Laparoscopy: a procedure performed under general anesthesia in which an optical instrument, the laparoscope, is inserted through a small incision in the abdominal wall, enabling the doctor to see the fallopian tubes, uterus, and ovaries directly.
Laparotomy: incision into the abdominal wall.
Lupus: an inflammatory connective tissue disease of unknown cause that occurs chiefly in women, is characterized by fever, skin rash, and arthritis, often by acute anemia, by small hemorrhages in the skin and mucous membrane, by inflammation of the pericardium, and in serious cases by involvement of the kidneys and central nervous system. If needed for arthritic symptoms or by women with the lupus anticoagulant, daily doses of aspirin and the steroid prednisone seem to reduce overall risk of pregnancy complications. Pregnancy complications in women with lupus can include blood clotting problems and a high risk of preterm delivery.
Lupus anticoagulant: an antiphospholipid antibody causing elevation in partial thromboplastin time (the time needed for plasma to form a clot after the addition of calcium and a phospholipid reagent; used to evaluate the clotting system), associated with venous and arterial thrombosis (clotting within an artery or vein).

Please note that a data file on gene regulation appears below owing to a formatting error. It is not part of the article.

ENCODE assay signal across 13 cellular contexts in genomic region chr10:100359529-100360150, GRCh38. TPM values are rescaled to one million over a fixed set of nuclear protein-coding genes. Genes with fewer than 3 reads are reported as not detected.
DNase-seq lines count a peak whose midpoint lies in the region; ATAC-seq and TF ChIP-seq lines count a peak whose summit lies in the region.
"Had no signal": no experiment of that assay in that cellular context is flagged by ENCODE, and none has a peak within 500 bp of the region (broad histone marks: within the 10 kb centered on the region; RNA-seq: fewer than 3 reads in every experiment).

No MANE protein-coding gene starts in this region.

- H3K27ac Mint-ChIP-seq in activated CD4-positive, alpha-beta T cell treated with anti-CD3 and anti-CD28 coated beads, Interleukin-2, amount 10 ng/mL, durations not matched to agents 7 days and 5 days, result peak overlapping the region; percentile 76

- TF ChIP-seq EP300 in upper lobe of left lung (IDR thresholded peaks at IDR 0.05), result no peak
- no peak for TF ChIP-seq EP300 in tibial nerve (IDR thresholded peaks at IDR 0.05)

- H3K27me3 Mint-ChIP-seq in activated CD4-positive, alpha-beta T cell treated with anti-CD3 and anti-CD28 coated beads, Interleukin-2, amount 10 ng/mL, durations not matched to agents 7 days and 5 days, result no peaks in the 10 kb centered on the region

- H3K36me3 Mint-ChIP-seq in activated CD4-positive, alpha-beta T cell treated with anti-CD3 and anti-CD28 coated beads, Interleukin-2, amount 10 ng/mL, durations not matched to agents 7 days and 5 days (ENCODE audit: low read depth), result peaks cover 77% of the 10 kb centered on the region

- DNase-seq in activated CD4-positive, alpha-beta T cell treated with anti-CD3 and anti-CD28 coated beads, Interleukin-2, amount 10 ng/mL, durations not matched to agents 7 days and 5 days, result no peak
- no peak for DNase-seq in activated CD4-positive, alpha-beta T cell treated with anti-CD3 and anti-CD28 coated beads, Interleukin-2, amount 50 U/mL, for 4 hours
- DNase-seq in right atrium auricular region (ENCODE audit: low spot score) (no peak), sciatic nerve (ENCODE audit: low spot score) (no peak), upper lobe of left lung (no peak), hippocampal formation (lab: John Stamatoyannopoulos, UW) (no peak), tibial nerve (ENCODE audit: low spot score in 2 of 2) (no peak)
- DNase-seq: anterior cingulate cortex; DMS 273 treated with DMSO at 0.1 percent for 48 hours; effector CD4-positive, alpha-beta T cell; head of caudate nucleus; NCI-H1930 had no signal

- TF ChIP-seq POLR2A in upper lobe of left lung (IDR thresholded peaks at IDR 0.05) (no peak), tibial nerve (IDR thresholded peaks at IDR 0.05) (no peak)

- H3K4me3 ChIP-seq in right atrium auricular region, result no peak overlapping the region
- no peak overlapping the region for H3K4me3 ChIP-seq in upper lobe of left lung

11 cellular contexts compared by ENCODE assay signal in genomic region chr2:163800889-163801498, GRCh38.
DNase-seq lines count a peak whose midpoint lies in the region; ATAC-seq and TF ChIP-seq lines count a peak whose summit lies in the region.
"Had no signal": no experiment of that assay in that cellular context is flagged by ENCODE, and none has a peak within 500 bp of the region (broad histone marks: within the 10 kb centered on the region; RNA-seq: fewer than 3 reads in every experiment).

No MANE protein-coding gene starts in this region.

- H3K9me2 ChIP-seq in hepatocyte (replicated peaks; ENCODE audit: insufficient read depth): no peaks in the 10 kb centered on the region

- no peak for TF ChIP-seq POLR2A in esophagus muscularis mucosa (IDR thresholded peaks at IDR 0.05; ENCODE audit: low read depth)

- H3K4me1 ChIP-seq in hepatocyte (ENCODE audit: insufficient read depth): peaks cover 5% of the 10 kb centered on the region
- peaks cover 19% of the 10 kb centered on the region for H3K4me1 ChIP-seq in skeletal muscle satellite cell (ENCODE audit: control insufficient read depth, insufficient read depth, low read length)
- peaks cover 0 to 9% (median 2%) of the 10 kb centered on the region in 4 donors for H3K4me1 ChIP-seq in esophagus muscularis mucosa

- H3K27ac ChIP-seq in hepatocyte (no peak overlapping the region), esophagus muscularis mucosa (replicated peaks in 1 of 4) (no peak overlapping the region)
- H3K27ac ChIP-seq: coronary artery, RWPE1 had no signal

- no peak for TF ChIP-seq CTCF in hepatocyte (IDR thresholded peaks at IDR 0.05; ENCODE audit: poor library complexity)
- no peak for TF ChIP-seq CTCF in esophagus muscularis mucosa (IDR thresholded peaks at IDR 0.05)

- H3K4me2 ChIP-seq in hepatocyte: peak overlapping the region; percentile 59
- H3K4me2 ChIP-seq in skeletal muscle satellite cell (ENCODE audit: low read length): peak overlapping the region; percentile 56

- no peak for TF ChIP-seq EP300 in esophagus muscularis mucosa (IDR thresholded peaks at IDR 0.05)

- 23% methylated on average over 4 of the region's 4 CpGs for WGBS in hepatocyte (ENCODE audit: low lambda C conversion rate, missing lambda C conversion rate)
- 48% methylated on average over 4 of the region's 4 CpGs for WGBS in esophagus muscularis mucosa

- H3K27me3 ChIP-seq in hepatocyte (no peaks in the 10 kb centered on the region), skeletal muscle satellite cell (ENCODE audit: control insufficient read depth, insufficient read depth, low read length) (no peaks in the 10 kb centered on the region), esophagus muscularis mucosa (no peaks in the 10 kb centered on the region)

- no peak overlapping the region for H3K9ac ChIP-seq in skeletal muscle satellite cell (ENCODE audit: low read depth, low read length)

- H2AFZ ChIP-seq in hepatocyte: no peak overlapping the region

Luteal phase defect: a somewhat controversial condition in which the menstrual cycle is abnormal during its second half (after ovulation; a short second half of the cycle could mean that the egg will not implant correctly because the uterus has not been prepared sufficiently to receive it). Too little progesterone is produced after ovulation, affecting the menstrual cycle and the ability to sustain a pregnancy.
Luteinizing hormone (LH): a hormone secreted by the pituitary during the entire menstrual cycle, with a peak just before ovulation. May be given therapeutically in infertility conditions. LH is the hormone that urine home-testing kits use to predict ovulation.
Methotrexate: a toxic anticancer drug that is an analogue of folic acid and an antimetabolite. Used as an antineoplastic agent (to attack abnormal tissue growth). Sometimes used to treat ectopic and molar pregnancies.
Midwife: a person who assists women in childbirth.
Miscarriage: a lay term describing spontaneous loss of pregnancy before the middle of the second trimester (20 weeks). (After this point, the event is labeled a preterm birth because the baby is capable of life outside the womb, with support.) The medical term for miscarriage is actually "abortion," and many doctors and technicians may use this term instead.
Missed miscarriage/missed abortion: an early loss in which the baby has died but remains in the uterus, along with the placenta and other elements of conception, without being expelled.